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What are We Fighting For?

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In this week’s Time Charles Krauthammer, the Neo-Con Craigorian Chant loves to hate, does his best to hype the Iraqi elections. It all builds up to this:

We would never have invaded Iraq to depose Saddam without 9/11. After 9/11, we finally understood that helping build decent, representative, tolerant societies in the Middle East is ultimately the only way to prevent endless generations of young Arab men from finding fulfillment by crashing airplanes into buildings filled with infidels. Europe has a similar interest, having suffered, with the train bombings in Madrid, the kind of fanatic nihilism that visited the Twin Towers.
First I would like to point out the complete absence of WMD both from Iraq and from Krauthammer’s column. We invaded Iraq because of WMD. Don’t forget that.

But the real heart of Krauthammer’s argument is that to prevent more 9/11 and Madrid style attacks we must dispose of dictatorships and create democracy in the Arab World. There is just one small problem: America props up dictatorships in the Middle East. The dictatorships that produced the 9/11 hijackers – Egypt and Saudi Arabia are major U.S. allies that receive massive military aid. We keep these dictators in place and everyone, except maybe Krauthammer, knows that. The same people who want to throw down the Saudi Princes want to throw down the U.S. because we support the Saudi Princes.

Finally we are not creating a “decent, representative, tolerant society” in Iraq. We are creating a theocracy:

In Basra, the second-largest city in Iraq, where one of Ayatollah Sistani’s closest aides has enormous influence, Shiite religious parties have been transforming the city into an Islamic fief since the toppling of Mr. Hussein. Militias have driven alcohol sellers off the streets. Women are harassed if they walk the streets in anything less than head-to-toe black. Conservative judges are invoking Shariah in some courts.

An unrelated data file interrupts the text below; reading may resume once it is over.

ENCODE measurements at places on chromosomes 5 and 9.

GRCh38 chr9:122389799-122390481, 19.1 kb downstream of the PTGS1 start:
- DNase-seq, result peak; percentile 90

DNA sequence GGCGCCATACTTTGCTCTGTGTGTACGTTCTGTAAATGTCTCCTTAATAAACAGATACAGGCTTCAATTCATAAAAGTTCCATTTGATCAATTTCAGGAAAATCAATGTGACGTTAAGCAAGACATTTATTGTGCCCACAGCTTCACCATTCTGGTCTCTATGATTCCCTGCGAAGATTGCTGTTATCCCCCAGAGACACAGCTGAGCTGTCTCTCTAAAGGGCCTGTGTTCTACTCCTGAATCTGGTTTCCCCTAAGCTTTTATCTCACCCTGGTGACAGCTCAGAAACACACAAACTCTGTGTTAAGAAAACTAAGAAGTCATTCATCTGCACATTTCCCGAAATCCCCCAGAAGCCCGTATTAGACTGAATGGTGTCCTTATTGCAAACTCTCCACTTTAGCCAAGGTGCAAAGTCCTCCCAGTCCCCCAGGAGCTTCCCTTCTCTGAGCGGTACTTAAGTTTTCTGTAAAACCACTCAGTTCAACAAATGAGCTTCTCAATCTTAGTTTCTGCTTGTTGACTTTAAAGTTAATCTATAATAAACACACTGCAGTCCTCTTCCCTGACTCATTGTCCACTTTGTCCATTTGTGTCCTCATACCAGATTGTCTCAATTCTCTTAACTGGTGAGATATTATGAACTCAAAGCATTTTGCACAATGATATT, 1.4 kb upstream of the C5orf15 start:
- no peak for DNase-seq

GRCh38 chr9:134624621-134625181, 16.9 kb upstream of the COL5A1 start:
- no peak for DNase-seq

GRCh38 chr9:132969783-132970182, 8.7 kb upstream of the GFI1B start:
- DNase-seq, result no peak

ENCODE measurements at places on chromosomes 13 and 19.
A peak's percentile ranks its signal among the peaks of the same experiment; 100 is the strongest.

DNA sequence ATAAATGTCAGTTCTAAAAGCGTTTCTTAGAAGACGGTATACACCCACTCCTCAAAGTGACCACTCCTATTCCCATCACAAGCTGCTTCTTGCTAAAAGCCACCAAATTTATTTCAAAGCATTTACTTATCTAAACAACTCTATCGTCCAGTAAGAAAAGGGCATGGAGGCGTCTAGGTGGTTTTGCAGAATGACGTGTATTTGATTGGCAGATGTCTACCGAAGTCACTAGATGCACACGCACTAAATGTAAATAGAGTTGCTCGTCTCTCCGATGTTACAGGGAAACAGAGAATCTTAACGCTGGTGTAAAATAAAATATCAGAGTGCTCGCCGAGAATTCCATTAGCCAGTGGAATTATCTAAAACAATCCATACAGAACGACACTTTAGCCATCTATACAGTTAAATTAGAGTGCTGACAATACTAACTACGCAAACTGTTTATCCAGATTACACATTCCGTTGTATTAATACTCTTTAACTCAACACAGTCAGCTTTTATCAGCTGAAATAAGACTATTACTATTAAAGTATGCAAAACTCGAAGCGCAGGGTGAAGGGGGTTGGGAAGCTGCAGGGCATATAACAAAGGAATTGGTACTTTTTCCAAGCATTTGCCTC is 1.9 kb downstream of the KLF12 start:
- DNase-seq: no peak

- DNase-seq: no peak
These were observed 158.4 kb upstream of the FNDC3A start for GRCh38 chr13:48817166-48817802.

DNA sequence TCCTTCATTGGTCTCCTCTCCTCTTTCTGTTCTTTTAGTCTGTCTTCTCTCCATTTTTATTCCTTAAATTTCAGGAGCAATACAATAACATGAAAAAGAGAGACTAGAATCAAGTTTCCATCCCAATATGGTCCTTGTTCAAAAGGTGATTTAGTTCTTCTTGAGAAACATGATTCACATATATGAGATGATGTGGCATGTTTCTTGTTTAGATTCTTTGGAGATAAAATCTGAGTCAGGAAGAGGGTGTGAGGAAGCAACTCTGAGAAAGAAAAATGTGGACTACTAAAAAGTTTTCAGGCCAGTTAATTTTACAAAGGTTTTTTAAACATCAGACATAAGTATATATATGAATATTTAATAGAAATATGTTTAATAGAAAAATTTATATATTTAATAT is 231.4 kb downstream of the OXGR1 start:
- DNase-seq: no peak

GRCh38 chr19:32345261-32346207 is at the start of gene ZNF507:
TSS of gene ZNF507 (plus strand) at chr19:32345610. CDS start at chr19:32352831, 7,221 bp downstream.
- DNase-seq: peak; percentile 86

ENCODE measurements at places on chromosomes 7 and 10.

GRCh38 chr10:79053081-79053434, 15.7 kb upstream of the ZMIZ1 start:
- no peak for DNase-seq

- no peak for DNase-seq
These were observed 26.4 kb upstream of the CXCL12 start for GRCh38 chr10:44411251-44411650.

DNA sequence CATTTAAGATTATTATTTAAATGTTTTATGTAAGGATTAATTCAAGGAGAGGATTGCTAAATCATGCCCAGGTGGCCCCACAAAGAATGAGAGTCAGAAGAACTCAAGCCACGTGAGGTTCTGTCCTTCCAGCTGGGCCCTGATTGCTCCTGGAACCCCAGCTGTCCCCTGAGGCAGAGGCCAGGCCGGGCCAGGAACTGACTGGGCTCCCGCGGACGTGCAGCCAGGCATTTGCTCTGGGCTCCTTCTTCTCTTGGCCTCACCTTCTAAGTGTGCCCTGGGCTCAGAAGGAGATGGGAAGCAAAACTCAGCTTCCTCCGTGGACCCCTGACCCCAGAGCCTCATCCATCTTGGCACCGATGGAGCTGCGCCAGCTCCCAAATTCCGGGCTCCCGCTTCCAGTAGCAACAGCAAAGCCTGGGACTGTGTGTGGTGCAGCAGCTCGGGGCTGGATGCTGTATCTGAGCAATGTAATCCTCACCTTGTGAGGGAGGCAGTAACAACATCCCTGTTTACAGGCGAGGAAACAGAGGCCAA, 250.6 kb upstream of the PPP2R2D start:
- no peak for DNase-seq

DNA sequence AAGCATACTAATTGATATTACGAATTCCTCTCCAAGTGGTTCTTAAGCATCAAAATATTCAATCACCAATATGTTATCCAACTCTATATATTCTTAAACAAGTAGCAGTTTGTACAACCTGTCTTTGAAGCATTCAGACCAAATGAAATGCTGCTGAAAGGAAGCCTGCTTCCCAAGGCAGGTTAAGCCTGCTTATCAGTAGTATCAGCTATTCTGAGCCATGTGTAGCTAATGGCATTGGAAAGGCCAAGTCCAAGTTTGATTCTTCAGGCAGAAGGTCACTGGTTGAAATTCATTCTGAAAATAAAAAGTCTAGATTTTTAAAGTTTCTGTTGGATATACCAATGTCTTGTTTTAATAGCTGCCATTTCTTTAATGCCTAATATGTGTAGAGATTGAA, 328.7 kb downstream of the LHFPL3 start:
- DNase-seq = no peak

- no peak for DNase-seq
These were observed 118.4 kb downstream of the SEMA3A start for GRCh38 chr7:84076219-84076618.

Is that what we are fighting and being killed for?

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About Craigorian

  • SFC SKI

    Nice piece of oversimplification on your part, specifically this;”But the real heart of Krauthammer’s argument is that to prevent more 9/11 and Madrid style attacks we must dispose of dictatorships and create democracy in the Arab World. There is just one small problem: America props up dictatorships in the Middle East.”

    Primarily, it is all about picking your fights, the right place at the right time. While no newspaper column, Blogcritics post, or my post will fully examine the matter, I will put forward this argument: There are some countries that you can influence by outside influences, and those you can only influence by invading them.

    Iraq: 12 years of economic sanctions and containment failed to fully control or remove a vicious and dangerous element, and future trends did not indicate sufficient change in the future. The likelihood of WMD’s in Iraq in specific, combined with the 9/11 attacks in general was a trigger for this war, only after we were able to go into Iraq and inspect were we able to prove that Hussein may not have had WMD. (Personally, I think they are in Syria, but that is just my opinion.) Without that knowledge , Saddam was able to continue to control events in the region by threat of force, including WMD. We can beat this aspect to deat, but on to my next point.